Plaquenil (Hydroxychloroquine Sulfate)
Prescription required. May be split. Product of New Zealand. Shipped from New Zealand.
Generic equivalents for Plaquenil... What are generics?
Prescription required. Can not be split. Product of India. Shipped from Mauritius.
To comply with Canadian International Pharmacy Association regulations you are permitted to order a 3-month supply or the closest package size available based on your personal prescription. read more
Hydroxychloroquine Sulfate Information
(hye drox ee klor' oh kwin)Hydroxychloroquine is currently being studied for the treatment and prevention of coronavirus disease 2019 (COVID-19). Only limited clinical trial information is available at this time to support the use of hydroxychloroquine for the treatment or prevention of COVID-19. Several hydroxychloroquine clinical studies are in progress in people with COVID-19 in China and other countries. However, more information is needed to know how well hydroxychloroquine works for the treatment or prevention of COVID-19. There also are concerns about the possible side effects and drug interactions that may occur from hydroxychloroquine. Of note, the FDA has approved an Emergency Use Authorization (EUA) to allow hydroxychloroquine to treat adults and adolescents who weigh at least 110 pounds (50 kg) and who are hospitalized with COVID-19, but who are unable to participate in a clinical study. Hydroxychloroquine should ONLY be taken under the direction of a doctor.
Before taking hydroxychloroquine,
- tell your doctor and pharmacist if you are allergic to hydroxychloroquine, chloroquine, primaquine, quinine, or any other drugs.
- tell your doctor and pharmacist what prescription and nonprescription drugs, vitamins, nutritional supplements, and herbal products you are taking or plan to take. Be sure to mention acetaminophen (Tylenol, others); azithromycin (Zithromax); cimetidine (Tagamet); cyclosporine (Gengraf, Neoral, Sandimmune); digoxin (Lanoxin), insulin and oral medication for diabetes; medications for seizures such as carbamazepine (Carbatrol, Epitol, Equetro, Tegretol, Teril), phenytoin (Dilantin, Phenytek), or valproic acid (Depakene); certain medications for irregular heartbeat such as amiodarone (Pacerone); methotrexate (Trexall, Xatmep); moxifloxacin (Avelox); praziquantel (Biltricide); and tamoxifen (Nolvadex). Your doctor may need to change the doses of your medications or monitor you carefully for side effects. Many other medications may also interact with hydroxychloroquine, so be sure to tell your doctor about all the medications you are taking, even those that do not appear on this list.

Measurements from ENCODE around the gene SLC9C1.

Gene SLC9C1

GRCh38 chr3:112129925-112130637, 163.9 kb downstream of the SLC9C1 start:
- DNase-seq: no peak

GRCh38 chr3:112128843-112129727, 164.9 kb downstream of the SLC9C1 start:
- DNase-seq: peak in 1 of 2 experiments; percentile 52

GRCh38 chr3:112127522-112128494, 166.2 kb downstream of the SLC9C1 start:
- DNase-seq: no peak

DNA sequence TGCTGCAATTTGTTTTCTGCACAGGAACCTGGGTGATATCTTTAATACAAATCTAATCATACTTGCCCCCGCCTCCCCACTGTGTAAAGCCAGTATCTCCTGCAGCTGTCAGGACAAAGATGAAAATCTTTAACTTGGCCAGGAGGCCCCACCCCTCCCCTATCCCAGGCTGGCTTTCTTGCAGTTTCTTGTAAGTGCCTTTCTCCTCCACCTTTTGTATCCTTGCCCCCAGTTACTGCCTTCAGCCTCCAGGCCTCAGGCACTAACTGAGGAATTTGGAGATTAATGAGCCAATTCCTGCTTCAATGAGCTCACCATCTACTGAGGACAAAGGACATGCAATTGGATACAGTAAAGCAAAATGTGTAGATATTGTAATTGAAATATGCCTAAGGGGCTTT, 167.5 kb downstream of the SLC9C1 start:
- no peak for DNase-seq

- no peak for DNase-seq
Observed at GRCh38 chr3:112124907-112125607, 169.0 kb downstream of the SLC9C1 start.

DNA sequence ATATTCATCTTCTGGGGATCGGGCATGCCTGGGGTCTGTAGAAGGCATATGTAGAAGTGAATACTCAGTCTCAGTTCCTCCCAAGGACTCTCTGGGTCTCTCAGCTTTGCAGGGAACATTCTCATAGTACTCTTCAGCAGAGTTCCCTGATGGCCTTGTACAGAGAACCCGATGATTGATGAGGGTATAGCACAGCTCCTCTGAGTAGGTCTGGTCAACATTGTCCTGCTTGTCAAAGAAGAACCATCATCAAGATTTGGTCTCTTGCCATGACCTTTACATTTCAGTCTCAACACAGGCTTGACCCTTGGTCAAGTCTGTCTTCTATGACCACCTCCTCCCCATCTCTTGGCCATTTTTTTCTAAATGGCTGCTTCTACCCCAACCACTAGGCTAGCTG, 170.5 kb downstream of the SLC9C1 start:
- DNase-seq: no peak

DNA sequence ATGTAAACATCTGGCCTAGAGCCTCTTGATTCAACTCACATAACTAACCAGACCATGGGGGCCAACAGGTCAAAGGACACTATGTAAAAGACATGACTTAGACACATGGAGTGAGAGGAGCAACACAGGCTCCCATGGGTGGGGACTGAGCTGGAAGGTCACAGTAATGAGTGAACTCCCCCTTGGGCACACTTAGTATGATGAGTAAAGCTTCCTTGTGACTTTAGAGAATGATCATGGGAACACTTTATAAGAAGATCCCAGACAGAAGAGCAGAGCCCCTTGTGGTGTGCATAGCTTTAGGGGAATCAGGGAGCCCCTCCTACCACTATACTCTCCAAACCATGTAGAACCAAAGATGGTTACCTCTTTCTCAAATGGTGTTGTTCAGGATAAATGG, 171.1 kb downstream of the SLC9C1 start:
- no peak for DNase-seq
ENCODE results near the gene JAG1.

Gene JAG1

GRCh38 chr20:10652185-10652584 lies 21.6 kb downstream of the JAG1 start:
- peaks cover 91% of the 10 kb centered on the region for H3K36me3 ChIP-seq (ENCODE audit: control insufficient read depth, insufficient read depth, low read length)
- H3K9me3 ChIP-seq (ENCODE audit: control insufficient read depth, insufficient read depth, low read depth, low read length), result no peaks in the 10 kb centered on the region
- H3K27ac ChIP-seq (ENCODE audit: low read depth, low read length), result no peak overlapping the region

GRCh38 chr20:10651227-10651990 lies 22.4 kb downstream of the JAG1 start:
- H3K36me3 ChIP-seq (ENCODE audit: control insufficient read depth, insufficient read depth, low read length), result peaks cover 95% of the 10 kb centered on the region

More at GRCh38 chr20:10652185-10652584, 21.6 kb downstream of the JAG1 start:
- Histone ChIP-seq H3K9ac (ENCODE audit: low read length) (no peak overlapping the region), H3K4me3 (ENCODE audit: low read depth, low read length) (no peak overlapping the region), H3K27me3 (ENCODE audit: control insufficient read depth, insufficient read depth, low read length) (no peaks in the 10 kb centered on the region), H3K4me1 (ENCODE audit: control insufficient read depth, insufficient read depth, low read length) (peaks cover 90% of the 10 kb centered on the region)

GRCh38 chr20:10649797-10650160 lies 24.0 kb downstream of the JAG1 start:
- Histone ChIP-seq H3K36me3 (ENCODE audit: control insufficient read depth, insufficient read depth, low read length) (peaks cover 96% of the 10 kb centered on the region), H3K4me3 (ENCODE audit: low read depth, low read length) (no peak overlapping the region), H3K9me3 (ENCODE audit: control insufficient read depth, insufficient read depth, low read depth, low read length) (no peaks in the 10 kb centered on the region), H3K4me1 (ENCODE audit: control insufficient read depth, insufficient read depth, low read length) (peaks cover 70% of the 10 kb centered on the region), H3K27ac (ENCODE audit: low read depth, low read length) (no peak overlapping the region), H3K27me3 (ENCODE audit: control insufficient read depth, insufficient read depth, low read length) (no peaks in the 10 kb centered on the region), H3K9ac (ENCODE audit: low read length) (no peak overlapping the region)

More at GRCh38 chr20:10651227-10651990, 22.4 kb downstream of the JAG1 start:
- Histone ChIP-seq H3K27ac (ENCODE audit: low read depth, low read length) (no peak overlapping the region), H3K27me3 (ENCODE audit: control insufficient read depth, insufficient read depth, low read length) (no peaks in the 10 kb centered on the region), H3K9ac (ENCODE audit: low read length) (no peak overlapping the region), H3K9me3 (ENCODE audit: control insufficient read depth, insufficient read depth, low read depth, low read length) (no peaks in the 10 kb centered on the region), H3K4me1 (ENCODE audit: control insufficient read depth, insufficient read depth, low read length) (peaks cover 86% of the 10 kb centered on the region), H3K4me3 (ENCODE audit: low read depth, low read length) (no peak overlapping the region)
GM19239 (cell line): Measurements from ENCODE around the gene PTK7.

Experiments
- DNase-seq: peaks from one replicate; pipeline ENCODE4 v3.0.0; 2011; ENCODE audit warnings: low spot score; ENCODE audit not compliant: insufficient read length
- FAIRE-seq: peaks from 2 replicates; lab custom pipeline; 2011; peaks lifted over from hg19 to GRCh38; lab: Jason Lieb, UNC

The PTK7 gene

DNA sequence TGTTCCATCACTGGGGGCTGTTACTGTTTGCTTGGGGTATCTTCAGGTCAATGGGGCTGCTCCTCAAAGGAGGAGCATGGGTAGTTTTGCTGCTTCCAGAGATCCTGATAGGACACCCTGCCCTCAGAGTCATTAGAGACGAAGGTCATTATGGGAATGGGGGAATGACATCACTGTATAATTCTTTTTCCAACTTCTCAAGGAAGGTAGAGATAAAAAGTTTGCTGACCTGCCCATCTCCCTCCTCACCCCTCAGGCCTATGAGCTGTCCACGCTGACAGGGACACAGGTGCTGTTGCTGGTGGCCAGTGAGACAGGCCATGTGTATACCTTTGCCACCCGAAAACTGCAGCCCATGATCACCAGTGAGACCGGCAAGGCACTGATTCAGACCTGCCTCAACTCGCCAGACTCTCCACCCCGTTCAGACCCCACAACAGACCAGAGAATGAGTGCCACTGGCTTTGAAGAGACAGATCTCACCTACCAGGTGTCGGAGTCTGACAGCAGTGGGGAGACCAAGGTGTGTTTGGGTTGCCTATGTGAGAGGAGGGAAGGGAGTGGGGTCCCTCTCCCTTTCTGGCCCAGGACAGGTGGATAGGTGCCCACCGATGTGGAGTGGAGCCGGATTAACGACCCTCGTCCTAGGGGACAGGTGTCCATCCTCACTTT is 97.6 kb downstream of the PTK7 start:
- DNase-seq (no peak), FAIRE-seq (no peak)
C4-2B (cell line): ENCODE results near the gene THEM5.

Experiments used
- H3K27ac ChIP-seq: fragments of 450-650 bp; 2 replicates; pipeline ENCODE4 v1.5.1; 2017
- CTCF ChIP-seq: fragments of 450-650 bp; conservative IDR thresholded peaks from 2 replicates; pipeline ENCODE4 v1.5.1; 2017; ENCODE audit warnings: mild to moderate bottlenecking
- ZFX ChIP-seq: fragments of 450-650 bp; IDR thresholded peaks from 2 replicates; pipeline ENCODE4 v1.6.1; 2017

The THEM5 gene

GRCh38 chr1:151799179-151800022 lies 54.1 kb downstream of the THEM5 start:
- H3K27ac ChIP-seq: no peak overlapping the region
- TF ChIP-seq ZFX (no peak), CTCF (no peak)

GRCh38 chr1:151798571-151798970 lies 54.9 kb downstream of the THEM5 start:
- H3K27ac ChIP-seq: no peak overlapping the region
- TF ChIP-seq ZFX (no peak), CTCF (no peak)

- if you are taking antacids, take them 4 hours before or 4 hours after hydroxychloroquine. If you are taking ampicillin, take it at least 2 hours before or 2 hours after hydroxychloroquine.
- tell your doctor if you have or have ever had liver disease, heart disease, a prolonged QT interval (a rare heart problem that may cause irregular heartbeat, fainting, or sudden death), an irregular heartbeat, a low level of magnesium or potassium in your blood, psoriasis, porphyria or other blood disorders, G-6-PD deficiency (an inherited blood disease), dermatitis (skin inflammations), seizures, vision problems, diabetes, kidney problems, or if you drink large amounts of alcohol.
- tell your doctor if you have ever had vision changes while taking hydroxychloroquine, chloroquine (Aralen), or primaquine.
- tell your doctor if you are pregnant, plan to become pregnant, or are breast-feeding. If you become pregnant while taking hydroxychloroquine, call your doctor.
- loss of appetite
- stomach pain
- difficulty reading or seeing (words, letters, or parts of objects missing)
- sensitivity to light
- blurred vision
- changes in vision
- seeing light flashes or streaks
- difficulty hearing
- ringing in ears
- muscle weakness
- unusual bleeding or bruising
- bleaching or loss of hair
- mood or mental changes
- irregular heartbeat
- decreased consciousness or loss of consciousness
- thinking about harming or killing yourself